Chrome just got a great 2FA security feature, but only on Android

T-Mobile is Warning that a data breach has exposed the names, date of birth, Social Security number and driver’s license/ID information of more than 40 million current, former or prospective customers who applied for credit with the company. Get Secured Now with Norton 360

a screenshot of a cell phone: Chrome 2FA Android

© Provided by BGR
Chrome 2FA Android

A few simple practices can reduce the risk of exposing your internet accounts to hackers. You should use a unique password for every account you have — one that’s long and hard to guess. You should also get a password manager to protect those passwords. Finally, you should use two-factor authentication (2FA) whenever possible. This will add another layer of security to those apps and services that support 2FA. Google is one of the companies that offers 2FA for its apps. If you happen to be a Chrome user on Android, you’re in luck: You can use the mobile browser as a 2FA security key when logging into Google apps on a computer.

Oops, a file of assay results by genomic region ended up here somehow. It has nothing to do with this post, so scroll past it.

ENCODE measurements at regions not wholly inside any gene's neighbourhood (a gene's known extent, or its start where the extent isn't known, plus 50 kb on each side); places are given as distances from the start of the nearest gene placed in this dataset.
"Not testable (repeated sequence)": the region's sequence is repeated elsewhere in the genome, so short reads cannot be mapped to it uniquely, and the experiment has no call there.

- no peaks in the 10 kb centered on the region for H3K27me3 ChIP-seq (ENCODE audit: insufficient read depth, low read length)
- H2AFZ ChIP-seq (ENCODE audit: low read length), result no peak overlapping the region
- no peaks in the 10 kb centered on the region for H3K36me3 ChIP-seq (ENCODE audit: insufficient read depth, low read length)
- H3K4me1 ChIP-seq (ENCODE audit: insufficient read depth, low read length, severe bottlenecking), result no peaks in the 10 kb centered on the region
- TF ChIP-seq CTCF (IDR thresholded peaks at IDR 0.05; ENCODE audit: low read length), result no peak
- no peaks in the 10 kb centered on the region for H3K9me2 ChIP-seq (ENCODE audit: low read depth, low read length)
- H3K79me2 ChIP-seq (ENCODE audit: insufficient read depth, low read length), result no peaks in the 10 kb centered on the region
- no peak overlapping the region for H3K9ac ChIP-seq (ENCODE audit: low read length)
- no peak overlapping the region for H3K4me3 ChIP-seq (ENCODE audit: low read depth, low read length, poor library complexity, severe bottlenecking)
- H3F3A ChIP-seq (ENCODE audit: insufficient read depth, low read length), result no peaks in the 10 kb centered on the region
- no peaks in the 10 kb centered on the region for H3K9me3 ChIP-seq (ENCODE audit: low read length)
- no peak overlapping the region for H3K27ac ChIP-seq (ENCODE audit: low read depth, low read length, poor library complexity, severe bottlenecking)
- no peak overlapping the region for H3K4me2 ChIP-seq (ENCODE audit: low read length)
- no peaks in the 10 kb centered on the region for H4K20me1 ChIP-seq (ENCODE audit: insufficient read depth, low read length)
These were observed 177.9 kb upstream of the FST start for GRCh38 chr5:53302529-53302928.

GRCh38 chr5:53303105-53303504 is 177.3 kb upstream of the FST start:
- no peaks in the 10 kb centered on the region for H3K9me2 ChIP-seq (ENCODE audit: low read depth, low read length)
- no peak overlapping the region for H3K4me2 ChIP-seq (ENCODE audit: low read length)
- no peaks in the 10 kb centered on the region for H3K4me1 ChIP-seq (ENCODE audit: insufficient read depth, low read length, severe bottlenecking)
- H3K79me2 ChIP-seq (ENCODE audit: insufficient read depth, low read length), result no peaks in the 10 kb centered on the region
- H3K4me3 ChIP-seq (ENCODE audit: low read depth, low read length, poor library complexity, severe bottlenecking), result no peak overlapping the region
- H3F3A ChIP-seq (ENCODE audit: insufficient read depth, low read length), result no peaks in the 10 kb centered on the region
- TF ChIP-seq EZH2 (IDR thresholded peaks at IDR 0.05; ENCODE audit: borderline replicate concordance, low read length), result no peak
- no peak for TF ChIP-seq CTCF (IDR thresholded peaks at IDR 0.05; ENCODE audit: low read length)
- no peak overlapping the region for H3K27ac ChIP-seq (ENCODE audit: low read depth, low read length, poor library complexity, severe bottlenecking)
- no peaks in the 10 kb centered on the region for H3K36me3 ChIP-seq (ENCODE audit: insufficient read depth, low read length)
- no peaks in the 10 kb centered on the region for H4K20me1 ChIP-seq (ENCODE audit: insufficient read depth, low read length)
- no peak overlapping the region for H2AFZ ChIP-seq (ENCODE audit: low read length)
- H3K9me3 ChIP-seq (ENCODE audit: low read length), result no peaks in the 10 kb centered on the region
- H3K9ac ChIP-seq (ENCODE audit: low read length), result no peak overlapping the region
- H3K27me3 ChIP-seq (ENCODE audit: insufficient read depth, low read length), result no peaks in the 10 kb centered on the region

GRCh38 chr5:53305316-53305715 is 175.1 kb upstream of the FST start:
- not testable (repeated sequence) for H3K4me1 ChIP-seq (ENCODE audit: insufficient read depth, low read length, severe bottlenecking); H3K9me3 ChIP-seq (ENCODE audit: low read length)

Today’s Top Deal

Unreal deal gets you Amazon’s hottest smart home gadget for $23 – plus a $40 credit!

Price: $21.99

You Save: $7.99 (27%)

Buy Now

More Amazon Deals from BGR

There are plenty of ways to perform two-factor authentication. Some involve connecting an actual security key device to the PC. Or you might choose to get a text message or a notification in an app to verify your log-in. The latter is how 2FA for Chrome works on Android, although the feature is only available in a beta release.

How to use Chrome on Android for 2FA

Google turned its mobile browser into a 2FA security key, 9to5Google explains. To take advantage of it, you’ll have to install Chrome 93 beta on an Android device and then attempt to log into your Google account from a nearby computer.

Upon entering the credentials, you’ll get a notification on your Android phone asking you if you’re trying to sign in. Google actually says in the prompt that “someone is trying to sign in to your account from a nearby device.” That’s an indication that the phone knows it’s in the proximity of the laptop where the Google account log-in has been performed.

You can choose between Yes and No, it’s not me, when you see the prompt. Confirming that you’re trying to sign into our Google account will turn Chrome into a 2FA authenticator on Android. You’ll then log into your account.

The Chrome security key surprise

You might think everything you’ve just experienced is just Android being able to help out by providing security key…